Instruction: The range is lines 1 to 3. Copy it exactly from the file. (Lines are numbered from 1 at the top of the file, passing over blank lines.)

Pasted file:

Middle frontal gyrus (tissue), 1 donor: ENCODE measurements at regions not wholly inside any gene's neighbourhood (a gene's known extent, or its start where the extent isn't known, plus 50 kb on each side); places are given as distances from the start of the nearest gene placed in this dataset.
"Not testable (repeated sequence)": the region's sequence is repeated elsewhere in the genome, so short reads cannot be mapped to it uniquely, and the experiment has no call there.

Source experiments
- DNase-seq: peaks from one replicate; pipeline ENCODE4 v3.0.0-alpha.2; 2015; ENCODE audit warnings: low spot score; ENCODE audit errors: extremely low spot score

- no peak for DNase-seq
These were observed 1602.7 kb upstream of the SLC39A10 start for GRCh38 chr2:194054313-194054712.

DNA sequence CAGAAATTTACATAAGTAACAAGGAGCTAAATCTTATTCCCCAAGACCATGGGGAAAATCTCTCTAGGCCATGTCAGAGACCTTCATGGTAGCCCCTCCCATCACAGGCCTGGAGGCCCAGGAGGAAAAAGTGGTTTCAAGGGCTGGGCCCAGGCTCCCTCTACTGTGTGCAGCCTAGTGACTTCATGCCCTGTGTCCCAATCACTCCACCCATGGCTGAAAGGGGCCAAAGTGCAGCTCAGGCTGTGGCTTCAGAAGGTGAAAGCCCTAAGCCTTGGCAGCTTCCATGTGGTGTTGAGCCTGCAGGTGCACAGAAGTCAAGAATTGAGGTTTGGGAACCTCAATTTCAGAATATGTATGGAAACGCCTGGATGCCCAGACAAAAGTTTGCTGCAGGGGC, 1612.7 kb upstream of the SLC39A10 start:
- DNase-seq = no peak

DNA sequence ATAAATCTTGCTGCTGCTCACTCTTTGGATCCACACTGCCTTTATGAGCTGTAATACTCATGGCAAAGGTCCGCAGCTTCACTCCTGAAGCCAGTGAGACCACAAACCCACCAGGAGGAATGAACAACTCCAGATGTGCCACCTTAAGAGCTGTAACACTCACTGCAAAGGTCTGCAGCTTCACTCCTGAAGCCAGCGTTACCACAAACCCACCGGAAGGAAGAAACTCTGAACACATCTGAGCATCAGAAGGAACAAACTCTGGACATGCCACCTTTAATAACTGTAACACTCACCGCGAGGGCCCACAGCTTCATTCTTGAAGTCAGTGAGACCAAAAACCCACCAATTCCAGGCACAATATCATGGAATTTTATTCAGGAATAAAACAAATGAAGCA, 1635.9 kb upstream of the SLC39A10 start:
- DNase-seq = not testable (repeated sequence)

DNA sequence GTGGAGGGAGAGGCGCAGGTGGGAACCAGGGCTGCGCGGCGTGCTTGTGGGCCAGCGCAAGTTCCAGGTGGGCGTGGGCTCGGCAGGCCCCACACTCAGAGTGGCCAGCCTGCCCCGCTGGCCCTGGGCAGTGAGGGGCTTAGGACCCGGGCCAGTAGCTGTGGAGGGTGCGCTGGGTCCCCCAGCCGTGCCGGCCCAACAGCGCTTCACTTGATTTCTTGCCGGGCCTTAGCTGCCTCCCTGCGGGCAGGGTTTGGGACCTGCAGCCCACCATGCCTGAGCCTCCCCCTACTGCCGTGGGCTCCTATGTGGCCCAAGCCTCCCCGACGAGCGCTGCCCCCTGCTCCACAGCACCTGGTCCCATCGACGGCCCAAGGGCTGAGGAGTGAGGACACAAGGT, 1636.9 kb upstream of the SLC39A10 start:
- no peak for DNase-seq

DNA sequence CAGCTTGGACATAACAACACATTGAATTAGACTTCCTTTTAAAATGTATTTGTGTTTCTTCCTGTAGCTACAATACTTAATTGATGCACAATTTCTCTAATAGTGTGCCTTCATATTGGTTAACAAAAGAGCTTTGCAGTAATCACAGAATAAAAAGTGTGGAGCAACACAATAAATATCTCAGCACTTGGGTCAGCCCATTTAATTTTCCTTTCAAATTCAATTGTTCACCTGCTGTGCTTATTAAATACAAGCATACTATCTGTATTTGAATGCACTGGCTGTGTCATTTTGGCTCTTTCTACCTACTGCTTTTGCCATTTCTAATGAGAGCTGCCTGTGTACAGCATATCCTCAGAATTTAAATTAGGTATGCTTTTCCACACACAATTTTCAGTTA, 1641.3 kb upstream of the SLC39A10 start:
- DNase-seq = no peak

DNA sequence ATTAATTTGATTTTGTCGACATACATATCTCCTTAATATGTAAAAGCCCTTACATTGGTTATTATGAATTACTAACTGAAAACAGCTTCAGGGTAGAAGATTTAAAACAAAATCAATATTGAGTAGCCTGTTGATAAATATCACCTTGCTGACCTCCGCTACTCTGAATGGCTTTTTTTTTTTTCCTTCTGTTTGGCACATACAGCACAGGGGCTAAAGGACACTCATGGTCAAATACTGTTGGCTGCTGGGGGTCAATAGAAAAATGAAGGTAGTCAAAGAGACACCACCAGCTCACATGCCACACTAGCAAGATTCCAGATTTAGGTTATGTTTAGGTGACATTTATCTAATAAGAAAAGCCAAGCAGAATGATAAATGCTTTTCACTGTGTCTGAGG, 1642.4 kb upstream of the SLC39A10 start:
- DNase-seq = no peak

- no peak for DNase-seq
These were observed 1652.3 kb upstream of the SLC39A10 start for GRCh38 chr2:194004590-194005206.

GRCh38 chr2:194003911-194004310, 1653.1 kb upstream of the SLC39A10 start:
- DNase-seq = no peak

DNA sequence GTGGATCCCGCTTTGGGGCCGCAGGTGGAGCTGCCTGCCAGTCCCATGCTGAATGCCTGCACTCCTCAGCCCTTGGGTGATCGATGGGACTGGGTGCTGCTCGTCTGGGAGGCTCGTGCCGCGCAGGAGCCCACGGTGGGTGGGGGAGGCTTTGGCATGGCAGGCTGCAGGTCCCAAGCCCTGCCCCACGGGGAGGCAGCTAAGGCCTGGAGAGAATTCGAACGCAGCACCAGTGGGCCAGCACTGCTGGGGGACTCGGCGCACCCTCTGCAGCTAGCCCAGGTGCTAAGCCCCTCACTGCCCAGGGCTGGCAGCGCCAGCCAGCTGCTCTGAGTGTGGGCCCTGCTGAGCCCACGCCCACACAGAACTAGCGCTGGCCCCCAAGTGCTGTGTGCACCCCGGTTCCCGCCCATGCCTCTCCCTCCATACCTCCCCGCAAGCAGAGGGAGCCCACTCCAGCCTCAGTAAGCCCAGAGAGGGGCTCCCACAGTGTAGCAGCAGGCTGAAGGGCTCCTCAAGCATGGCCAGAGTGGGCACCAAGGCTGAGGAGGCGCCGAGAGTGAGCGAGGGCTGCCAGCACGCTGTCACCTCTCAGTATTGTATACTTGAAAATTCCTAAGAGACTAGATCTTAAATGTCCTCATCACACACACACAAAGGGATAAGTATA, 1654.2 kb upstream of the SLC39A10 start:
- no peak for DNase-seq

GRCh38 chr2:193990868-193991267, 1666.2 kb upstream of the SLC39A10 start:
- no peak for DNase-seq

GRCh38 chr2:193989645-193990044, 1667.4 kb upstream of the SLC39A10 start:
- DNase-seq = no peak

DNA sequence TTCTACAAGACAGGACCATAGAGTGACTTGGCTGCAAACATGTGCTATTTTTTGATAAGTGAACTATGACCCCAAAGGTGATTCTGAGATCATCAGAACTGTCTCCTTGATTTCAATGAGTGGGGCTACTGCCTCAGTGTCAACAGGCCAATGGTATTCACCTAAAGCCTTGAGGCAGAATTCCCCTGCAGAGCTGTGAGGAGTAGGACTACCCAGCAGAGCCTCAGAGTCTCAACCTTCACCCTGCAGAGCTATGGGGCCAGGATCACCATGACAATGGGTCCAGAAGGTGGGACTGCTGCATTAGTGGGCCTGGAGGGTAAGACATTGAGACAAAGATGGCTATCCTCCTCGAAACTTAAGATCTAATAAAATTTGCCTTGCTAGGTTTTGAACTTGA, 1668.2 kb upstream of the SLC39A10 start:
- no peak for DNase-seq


Middle frontal gyrus (tissue), 1 donor: ENCODE measurements at regions not wholly inside any gene's neighbourhood (a gene's known extent, or its start where the extent isn't known, plus 50 kb on each side); places are given as distances from the start of the nearest gene placed in this dataset.
"Not testable (repeated sequence)": the region's sequence is repeated elsewhere in the genome, so short reads cannot be mapped to it uniquely, and the experiment has no call there.

Source experiments